[Smith Ely Jelliffe, American neurologist, psychiatrist, and Freudian psychoanalyst.] Autograph Letter Signed ('Smith Ely-Jelliffe') to 'Culpin', i.e. the psychologist Millais Culpin. regarding his 'salvo' against Sir Francis Martin Rouse Walshe.

Smith Ely Jelliffe (1866-1945), American neurologist, psychiatrist, and Freudian psychoanalyst, co-founder of the Psychoanalytic Review [Sir Francis Martin Rouse Walshe; Millais Culpin]
Publication details: 
With stamp of address: 'Smith Ely Jelliffe, M.D. | Huletts Landing, | Washington County, N.Y.' Date stamp: 8 February 1942.
SKU: 21780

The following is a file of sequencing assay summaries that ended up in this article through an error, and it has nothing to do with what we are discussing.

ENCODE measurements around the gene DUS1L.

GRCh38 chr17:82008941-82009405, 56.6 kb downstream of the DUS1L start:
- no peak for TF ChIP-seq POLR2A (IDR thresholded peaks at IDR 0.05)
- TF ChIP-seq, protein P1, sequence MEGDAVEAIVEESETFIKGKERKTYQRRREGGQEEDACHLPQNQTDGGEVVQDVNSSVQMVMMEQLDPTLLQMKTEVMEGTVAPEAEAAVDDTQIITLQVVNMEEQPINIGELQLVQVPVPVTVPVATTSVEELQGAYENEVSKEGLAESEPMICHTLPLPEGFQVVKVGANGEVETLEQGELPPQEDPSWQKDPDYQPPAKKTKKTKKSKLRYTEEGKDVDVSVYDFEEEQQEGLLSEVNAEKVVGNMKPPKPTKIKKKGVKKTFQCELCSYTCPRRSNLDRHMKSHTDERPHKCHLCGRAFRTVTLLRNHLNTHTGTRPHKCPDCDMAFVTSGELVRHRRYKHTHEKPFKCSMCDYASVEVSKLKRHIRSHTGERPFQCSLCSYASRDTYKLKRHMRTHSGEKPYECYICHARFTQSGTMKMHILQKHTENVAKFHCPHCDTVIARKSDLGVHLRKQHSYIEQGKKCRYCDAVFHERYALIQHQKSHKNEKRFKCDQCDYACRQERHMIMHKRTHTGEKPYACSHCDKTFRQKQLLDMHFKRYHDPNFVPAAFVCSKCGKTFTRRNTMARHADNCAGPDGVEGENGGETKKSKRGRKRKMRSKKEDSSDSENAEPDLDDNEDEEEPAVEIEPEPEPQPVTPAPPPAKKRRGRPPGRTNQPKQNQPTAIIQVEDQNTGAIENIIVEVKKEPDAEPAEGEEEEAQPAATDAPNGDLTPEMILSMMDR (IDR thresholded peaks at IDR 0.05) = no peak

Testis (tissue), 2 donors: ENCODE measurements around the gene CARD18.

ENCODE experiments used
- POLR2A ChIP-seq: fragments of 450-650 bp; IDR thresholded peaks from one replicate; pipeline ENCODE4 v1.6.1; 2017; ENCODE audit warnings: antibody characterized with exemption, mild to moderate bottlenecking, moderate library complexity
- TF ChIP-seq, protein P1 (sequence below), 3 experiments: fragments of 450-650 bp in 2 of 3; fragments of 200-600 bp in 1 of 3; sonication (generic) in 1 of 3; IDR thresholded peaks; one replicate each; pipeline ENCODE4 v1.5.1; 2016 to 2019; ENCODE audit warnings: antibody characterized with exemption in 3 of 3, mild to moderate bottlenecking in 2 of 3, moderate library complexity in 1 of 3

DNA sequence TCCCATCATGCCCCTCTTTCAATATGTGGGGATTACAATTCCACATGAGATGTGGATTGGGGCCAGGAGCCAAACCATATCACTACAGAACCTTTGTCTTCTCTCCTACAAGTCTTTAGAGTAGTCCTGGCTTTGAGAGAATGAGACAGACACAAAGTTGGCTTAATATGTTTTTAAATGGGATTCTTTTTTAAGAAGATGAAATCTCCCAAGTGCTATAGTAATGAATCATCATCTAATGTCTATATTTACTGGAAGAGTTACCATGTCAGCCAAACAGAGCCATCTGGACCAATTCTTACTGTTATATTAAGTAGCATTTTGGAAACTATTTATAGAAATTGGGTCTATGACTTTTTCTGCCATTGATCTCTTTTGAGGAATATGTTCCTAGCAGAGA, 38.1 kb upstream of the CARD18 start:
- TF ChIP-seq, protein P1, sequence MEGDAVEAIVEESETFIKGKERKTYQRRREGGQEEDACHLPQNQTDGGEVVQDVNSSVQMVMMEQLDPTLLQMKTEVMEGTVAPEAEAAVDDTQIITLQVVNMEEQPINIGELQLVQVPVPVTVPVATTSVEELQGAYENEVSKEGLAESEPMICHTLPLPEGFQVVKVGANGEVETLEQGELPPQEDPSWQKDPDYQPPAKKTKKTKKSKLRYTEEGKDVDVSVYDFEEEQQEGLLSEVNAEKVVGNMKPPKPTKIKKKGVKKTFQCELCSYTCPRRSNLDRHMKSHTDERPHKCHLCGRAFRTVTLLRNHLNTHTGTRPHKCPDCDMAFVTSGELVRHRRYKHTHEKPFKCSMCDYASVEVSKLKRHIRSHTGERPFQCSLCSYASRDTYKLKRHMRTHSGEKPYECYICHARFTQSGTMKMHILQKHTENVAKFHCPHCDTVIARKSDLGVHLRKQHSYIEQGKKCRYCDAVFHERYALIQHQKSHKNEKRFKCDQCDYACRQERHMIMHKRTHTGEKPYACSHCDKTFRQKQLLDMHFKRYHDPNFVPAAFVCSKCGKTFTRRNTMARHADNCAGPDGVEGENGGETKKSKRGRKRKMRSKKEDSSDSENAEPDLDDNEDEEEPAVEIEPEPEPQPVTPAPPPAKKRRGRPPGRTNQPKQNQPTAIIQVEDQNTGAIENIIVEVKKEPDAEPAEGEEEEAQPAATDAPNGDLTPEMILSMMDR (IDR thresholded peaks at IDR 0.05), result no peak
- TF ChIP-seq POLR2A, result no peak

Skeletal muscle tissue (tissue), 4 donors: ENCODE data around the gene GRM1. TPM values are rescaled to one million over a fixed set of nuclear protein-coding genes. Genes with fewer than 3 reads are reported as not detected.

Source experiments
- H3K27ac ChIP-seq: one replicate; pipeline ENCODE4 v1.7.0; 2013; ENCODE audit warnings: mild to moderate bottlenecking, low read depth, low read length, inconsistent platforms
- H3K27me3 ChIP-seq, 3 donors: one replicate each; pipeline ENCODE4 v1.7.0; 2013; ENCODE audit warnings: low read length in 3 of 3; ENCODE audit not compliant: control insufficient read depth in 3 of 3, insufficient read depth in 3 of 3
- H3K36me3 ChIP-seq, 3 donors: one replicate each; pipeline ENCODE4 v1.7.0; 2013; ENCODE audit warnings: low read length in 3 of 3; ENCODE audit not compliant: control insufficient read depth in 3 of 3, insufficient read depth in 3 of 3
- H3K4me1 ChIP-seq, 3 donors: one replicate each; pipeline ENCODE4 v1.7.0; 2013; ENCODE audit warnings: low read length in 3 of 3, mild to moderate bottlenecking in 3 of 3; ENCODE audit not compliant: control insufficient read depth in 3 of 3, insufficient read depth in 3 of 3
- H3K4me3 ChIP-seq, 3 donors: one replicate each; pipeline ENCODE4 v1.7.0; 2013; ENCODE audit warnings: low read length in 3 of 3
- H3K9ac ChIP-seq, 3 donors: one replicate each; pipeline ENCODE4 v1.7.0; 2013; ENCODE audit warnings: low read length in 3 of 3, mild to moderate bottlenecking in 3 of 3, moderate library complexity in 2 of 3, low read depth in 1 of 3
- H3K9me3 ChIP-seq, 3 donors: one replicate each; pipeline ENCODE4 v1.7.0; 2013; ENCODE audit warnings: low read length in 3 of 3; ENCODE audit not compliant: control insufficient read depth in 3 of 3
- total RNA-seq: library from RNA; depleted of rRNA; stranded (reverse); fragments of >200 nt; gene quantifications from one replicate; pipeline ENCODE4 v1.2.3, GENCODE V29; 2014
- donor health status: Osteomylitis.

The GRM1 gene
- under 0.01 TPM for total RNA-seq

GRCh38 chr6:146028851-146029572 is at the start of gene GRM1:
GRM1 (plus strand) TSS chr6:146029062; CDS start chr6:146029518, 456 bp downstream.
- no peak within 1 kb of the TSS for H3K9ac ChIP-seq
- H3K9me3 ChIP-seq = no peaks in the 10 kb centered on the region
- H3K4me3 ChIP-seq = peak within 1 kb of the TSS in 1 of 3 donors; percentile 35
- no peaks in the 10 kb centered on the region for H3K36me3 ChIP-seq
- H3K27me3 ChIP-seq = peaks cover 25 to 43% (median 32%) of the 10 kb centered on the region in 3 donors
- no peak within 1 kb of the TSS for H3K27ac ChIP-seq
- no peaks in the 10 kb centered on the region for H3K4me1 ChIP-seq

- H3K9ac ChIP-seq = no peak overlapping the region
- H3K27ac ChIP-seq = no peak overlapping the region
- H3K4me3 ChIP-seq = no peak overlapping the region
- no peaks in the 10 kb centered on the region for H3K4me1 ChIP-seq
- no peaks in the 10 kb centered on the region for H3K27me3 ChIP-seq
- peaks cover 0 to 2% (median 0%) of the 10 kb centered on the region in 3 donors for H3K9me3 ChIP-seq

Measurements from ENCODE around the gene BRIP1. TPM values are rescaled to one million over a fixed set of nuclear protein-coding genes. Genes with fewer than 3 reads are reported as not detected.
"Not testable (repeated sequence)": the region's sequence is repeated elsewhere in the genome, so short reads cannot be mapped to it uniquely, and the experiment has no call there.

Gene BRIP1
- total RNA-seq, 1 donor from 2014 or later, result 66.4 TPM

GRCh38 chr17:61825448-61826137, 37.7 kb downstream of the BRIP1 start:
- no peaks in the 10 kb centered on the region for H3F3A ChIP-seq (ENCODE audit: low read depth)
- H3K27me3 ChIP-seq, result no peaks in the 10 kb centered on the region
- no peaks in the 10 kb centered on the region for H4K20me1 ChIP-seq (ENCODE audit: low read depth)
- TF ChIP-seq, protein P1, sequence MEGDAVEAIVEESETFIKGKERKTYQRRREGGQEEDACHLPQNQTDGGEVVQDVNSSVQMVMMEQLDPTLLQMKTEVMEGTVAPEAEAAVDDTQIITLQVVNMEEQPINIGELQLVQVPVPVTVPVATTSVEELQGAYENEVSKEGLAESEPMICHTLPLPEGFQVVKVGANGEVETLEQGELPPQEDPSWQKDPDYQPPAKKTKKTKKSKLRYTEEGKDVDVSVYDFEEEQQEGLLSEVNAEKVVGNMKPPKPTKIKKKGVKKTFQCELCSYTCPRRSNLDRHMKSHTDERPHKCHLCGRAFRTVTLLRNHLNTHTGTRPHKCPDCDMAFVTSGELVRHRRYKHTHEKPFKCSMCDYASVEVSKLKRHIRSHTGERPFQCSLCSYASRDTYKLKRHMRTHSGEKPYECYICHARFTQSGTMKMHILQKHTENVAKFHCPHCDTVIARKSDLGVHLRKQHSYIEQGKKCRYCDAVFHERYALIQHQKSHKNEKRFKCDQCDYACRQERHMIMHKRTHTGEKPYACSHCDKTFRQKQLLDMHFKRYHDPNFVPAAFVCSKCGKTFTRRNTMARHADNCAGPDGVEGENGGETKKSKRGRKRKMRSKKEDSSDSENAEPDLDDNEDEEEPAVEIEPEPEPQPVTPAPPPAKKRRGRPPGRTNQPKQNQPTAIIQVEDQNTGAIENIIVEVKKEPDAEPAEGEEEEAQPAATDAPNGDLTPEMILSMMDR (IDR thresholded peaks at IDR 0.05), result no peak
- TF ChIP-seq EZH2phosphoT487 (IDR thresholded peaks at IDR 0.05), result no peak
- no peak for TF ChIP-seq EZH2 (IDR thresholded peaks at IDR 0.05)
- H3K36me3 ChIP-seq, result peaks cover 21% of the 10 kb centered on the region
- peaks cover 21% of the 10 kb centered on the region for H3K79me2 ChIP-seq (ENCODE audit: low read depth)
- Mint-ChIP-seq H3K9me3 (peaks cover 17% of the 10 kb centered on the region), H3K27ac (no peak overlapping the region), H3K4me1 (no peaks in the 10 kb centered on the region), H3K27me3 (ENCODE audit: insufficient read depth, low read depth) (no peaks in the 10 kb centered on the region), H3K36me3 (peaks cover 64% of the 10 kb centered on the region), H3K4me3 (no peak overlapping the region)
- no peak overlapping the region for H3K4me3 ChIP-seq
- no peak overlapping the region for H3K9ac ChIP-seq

For the recipient the psychologist Millais Culpin (1874-1952), and the subject of the letter the neurologist Sir Francis Martin Rouse Walshe (1885-1973), see the Oxford DNB. 1p, 8vo. On piece of light blue graph paper, with blue ruling. In fair condition, lightly aged, with minor repairs with archival tape. Address in pencil on reverse in another hand: 'B DC | 99. Fernhill Rd, | Cowley, | Oxford.' The letter begins: 'My dear Culpin: | Bravo for your salvo vs. F. M. R. W. Naturally you could not touch the heart of his disorder, i.e. his medieval catholicism. He is an excellent fiber tract mechanical neurologist but as a psychologist not worth his salt & everybody has gone a little dippy on vitamins. One may well wonder why the rabbit is as he is with such a rich carrot diet.' He urges Culpin to 'Keep it up', and asks him to include his address in his letters: 'One never knows if the B[ritish]. M[edical]. J[ournal]. has the time or machinery to transmit letters to their proper address & London W.1. Is a big place.' He concludes: 'Even I who have a galaxy of Who's Who's have no good English Who's Who.' From the distinguished autograph collection of the psychiatrist Richard Alfred Hunter (1923-1981), whose collection of 7000 works relating to psychiatry is now in Cambridge University Library. Hunter and his mother Ida Macalpine had a particular interest in the illness of King George III, and their book 'George III and the Mad Business' (1969) suggested the diagnosis of porphyria popularised by Alan Bennett in his play 'The Madness of George III'.